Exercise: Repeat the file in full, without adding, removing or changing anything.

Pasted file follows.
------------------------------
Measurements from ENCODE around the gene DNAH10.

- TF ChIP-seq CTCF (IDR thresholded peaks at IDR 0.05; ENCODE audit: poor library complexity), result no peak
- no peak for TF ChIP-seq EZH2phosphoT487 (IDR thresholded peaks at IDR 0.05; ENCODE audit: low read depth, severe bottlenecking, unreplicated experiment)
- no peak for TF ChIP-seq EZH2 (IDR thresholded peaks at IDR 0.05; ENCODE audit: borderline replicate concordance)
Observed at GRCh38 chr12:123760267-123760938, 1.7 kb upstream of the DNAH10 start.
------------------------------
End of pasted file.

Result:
Measurements from ENCODE around the gene DNAH10.

- TF ChIP-seq CTCF (IDR thresholded peaks at IDR 0.05; ENCODE audit: poor library complexity), result no peak
- no peak for TF ChIP-seq EZH2phosphoT487 (IDR thresholded peaks at IDR 0.05; ENCODE audit: low read depth, severe bottlenecking, unreplicated experiment)
- no peak for TF ChIP-seq EZH2 (IDR thresholded peaks at IDR 0.05; ENCODE audit: borderline replicate concordance)
Observed at GRCh38 chr12:123760267-123760938, 1.7 kb upstream of the DNAH10 start.